- 3D NANDs instead consist of memory cells arranged vertically in a three-dimensional matrix.
Consequently, the chip is more minor while maintaining a high memory density in the second case. In this way, it is possible to increase the capacity of an SSD without significantly increasing the occupied space or the production cost. The latter is still higher than 2D drives but is often compensated for by higher capacity.
SLC, MLC, TLC, And QLC: All The Differences
In the specific case of SSDs, NAND Flash is distinguished not only by their 2D or 3D structure but also by:
- for the number of bits that can be stored in each Cell;
- about the cycles of P/E, or Program/Erase, each memory cell can sustain before starting to wear out.
So let’s see the differences between SLC, MLC, and TLC memories, with a look also at QLC memories.
SLC NAND Flash
SLC is an acronym for Single Level Cell and indicates those NAND Flash memories that can store only one bit of data per Cell. Each memory cell can only assume the value one or 0. For this reason, SSDs with NAND Flash SLC are also the fastest in data reading and writing operations. Furthermore, they are also the most resistant memories in terms of durability since they have a resistance of 100 thousand P/E cycles.
In addition to these advantages, however, SLC memories also have a disadvantage: they are less dense than the types we will see shortly. As a result, they cost more on average and offer less capacity for the same price. The printed circuit chip will occupy a space that will not have the same storage possibilities as MLC and higher memories. These characteristics make them less ideal for consumer use but perfect for servers and industrial uses.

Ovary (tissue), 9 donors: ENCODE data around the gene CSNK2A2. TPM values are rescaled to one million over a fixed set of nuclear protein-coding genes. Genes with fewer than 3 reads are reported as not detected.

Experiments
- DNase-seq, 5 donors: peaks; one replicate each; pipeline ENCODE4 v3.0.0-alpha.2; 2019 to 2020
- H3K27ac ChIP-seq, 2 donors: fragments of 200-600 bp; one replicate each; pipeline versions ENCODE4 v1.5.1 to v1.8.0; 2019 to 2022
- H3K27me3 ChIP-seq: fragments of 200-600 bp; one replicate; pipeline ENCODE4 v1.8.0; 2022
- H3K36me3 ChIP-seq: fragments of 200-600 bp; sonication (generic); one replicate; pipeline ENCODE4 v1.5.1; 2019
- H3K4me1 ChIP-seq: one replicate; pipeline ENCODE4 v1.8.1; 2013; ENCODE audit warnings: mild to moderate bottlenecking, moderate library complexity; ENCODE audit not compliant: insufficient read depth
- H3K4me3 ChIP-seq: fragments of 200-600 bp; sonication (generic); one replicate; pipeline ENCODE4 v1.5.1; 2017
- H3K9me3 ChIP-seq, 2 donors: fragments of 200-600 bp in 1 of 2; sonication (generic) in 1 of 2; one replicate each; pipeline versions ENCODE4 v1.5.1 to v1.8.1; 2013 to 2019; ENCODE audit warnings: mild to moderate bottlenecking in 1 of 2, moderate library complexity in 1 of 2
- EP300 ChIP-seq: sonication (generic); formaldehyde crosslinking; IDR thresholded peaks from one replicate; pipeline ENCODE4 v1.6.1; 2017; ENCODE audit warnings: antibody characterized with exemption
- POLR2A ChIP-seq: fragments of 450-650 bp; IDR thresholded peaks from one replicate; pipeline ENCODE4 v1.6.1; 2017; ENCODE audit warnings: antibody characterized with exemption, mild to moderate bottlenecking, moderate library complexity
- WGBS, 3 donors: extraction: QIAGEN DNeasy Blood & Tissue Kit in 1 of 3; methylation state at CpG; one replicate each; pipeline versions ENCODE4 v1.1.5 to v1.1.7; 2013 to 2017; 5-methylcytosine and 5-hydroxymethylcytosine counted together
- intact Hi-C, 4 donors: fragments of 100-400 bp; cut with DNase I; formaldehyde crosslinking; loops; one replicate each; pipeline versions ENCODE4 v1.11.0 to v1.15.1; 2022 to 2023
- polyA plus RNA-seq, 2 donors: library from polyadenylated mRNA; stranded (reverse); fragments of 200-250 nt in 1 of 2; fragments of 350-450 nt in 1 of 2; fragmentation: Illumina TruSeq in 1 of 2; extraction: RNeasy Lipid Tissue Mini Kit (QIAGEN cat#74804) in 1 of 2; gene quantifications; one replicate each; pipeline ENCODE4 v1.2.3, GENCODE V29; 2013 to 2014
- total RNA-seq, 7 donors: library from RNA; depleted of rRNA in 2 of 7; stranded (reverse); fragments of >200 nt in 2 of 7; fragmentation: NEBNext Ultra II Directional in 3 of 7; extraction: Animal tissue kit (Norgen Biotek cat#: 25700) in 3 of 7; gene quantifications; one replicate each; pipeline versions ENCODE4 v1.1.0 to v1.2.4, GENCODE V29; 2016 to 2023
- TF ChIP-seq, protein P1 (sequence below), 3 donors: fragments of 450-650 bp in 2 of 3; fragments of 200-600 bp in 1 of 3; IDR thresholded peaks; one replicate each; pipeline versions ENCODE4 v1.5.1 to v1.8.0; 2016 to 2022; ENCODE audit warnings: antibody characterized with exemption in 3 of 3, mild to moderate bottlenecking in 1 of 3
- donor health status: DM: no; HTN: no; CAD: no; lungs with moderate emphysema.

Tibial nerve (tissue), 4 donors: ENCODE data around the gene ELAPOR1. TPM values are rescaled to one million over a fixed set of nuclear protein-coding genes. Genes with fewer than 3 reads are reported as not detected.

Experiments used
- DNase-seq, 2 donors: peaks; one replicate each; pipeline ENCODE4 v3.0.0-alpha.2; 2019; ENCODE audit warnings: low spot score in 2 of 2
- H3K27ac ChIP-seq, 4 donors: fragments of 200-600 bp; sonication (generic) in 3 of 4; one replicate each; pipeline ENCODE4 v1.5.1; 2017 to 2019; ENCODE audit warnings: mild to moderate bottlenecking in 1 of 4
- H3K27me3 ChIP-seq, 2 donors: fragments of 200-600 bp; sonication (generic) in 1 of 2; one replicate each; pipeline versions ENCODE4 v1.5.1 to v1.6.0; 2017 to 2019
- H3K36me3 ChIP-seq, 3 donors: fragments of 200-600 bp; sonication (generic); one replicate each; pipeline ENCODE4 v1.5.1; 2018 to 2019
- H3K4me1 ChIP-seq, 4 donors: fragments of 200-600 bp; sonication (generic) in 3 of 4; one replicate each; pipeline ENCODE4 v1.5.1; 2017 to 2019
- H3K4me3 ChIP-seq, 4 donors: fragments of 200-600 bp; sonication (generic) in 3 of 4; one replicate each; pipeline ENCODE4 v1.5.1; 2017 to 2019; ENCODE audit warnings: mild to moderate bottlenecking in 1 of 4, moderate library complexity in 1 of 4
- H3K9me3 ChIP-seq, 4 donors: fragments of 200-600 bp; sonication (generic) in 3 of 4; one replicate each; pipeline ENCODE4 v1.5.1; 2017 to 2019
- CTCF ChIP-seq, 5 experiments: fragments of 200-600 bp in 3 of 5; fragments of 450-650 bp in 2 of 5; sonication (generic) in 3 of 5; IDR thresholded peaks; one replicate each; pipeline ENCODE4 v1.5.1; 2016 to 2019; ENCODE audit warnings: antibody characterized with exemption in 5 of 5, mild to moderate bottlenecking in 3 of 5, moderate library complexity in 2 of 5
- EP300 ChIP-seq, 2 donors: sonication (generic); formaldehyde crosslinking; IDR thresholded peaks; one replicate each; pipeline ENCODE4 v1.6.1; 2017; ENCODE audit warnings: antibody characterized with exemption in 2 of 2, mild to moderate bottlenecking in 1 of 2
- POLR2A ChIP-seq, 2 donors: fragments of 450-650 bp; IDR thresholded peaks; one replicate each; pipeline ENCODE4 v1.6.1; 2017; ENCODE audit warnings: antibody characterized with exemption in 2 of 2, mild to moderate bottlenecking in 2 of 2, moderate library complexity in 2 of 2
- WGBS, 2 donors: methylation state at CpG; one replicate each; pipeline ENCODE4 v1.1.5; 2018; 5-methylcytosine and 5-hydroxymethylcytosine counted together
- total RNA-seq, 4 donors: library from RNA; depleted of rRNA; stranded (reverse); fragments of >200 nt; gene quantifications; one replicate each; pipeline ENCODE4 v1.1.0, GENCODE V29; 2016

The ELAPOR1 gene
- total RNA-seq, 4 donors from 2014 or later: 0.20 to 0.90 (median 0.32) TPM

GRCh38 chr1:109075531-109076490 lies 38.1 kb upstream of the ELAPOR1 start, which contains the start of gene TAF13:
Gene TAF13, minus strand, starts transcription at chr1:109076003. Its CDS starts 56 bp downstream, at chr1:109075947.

MLC NAND Flash
MLC is also an acronym and stands for Multi-Level Cell. Despite what the name might seem, these are NAND Flash memory cells capable of hosting two bits of information per Cell. Each Cell can assume no longer two values (0 and 1) but four values: 00, 01, 10, and 11. The types of memories used in SSDs represent those with the best relationship between price, performance, and duration.
Together, as we will see, in the next ones. MLC SSDs are slower than SLC SSDs and, at the same time, have a lower endurance that stands at 10,000 P/E cycles. However, the greater density of the chips allows for the creation of memory units that cost slightly less for the same capacity. For this reason, MLC NAND Flash is better suited for consumer use, especially if you value speed over storage capacity.
TLC NAND Flash
TLC NAND Flash, Triple Level Cells, has been a mini-revolution within the SSD industry. These are memory cells capable of storing three bits of data and, therefore, eight possible values. If SSDs cost much less today than they did several years ago, one reason is the use of TLC memories. They are present in almost all computer models, mini PCs, desktop computers, gaming configurations, etc. And the reason is simple: they have the best quality/price ratio combining solid performance, low cost, and good reliability.